Then Jay-Z happened. The reigning king of rap was impressed by one of 9th Wonder's beats and hired him to produce a song on The Black Album alongside Timbaland and the Neptunes. Suddenly, 9th Wonder was the hottest producer on the block and Murs, for a second, worried that 9th would forget about him.

Instead, 9th used the collaboration project as an opportunity to show off his producing abilities and, as a result, created a number of beautiful instrumentals, but at times, he also seemed to be trying to demonstrate his ability to produce radio-friendly singles. On "Bad Man," 9th Wonder and Murs jump on more bandwagons than an Amish hitchhiker, rapping about exaggerated sexual exploits over a high-pitch Jamaican dance hall sample, as if to say, "I can do the Kanye West thing, too."

In general, though, the production and rapping are superb, exactly what you expect from two artists of this caliber, but nothing more. The album doesn't astound; it is simply very good. At his best, Murs tackles the problems with underground hip-hop, such as on "And This Is For," in which he warns white fans against using "the N-word" and laments the fact that albums from white rappers sell so many more copies than his do.

On his last album, Murs declared that it was "the end of the beginning" of his career. "Now it's the end of that 'cause now I gotta do in-stores, photo shoots, interviews," he complained. Def Jux, his new superpower record label, expected him to contribute to the marketing of his album, and Murs seemed annoyed with the additional responsibilities that produce a commercial success. With increased exposure of his new album, Murs now hopes to reap the benefits of his efforts and enjoy increased sales.

Murs (which, among other things, stands for "Makin Underground Raw Sh-") brings a distinct West Coast flavor to Def Jux and the underground in general. He isn't as lyrically abstract as most Def Jux artists, such as Aesop Rock. He's also black, which in underground hip-hop is becoming something of a novelty. His West Coast upbringing also exposed him to fellow Los Angeles natives Sublime and Red Hot Chili Peppers, both of whom he references as major musical influences.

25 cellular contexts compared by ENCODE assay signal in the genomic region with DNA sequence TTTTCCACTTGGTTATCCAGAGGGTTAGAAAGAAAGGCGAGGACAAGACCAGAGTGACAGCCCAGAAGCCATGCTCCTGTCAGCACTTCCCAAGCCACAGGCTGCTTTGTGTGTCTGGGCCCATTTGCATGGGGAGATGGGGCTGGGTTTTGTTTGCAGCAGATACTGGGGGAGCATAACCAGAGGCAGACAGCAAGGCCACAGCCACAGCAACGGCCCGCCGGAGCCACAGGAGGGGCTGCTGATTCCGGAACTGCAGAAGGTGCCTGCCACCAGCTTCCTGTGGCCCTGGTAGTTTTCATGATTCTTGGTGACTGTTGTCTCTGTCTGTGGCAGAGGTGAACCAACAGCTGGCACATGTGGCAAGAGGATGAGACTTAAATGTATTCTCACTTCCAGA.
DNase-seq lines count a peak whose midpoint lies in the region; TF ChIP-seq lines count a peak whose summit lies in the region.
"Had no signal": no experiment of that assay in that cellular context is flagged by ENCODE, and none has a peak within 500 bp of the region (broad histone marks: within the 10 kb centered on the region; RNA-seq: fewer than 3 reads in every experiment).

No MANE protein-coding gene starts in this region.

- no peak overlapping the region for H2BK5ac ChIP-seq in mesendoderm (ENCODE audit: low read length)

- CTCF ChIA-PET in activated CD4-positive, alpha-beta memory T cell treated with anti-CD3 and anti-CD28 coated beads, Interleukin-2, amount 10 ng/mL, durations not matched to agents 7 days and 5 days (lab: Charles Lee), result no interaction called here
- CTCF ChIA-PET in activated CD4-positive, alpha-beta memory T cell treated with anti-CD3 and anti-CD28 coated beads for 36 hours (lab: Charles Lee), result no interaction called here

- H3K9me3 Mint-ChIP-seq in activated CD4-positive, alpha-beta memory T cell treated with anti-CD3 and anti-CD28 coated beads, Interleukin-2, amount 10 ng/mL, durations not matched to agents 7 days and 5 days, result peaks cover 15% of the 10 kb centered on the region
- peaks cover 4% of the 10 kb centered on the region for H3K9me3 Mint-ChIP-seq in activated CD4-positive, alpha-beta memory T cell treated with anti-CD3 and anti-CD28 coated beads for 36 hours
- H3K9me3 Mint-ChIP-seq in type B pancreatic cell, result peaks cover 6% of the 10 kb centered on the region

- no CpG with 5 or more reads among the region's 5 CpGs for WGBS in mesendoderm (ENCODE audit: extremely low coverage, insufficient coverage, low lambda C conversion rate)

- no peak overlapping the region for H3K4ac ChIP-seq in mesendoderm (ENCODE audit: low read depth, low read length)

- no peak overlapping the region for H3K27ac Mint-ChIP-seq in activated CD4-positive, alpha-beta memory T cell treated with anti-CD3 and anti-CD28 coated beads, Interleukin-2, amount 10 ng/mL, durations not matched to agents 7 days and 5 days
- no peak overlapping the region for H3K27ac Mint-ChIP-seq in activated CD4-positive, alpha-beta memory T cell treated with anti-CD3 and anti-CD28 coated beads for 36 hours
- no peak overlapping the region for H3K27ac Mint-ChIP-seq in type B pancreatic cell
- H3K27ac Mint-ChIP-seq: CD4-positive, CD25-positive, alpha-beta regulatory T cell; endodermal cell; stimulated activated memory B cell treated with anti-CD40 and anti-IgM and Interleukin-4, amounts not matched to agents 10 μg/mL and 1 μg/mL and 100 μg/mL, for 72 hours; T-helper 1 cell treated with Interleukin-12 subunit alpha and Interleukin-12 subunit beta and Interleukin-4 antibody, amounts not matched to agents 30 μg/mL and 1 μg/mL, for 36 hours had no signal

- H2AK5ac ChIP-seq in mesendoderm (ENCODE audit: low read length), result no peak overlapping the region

Murs' background brings a unique perspective to hip-hop: He's no drug dealing gangsta like 50 Cent ("I'm more Coldplay than I am Ice T," he raps), but he's not a daisy-wielding, suburbanite hippie like De La Soul, either. In fact, it's surprising that there aren't more rappers like Murs: He grew up in the 'hood and, as a result, personally experienced the issues that affect poor black Americans, but never actually started shooting people or selling crack. Murs comes off like a regular guy with some stories to tell, the best of which is "Trevor an Them," a hilarious story of a 7-11 robbery gone wrong.

"Walk Like a Man" is the most impressive demonstration of 9th Wonder's progressive production and Murs' unique storytelling ability. 9th divides the song into three separate movements to complement the mood of each verse. In the first verse, Murs decides to get rid of his gun ("I never did use it/ What's the point of holding heat if you're never gonna use it, stupid?"). 9th creates a somber mood for the second verse, which chronicles the murder of Murs' friend. In the final verse, Murs raps about the funeral and the retaliatory murder of the killer. Instead of bragging about his violent history, Murs admits, "Now I'm haunted with remorse, and I wish I hadn't done it."

Murs' new album won't disappoint those who eagerly anticipated his collaboration with 9th Wonder, but no one will be astounded, either. Both of them are capable of more, but until then, Murs 3:16 - The 9th Edition will keep the underground happy.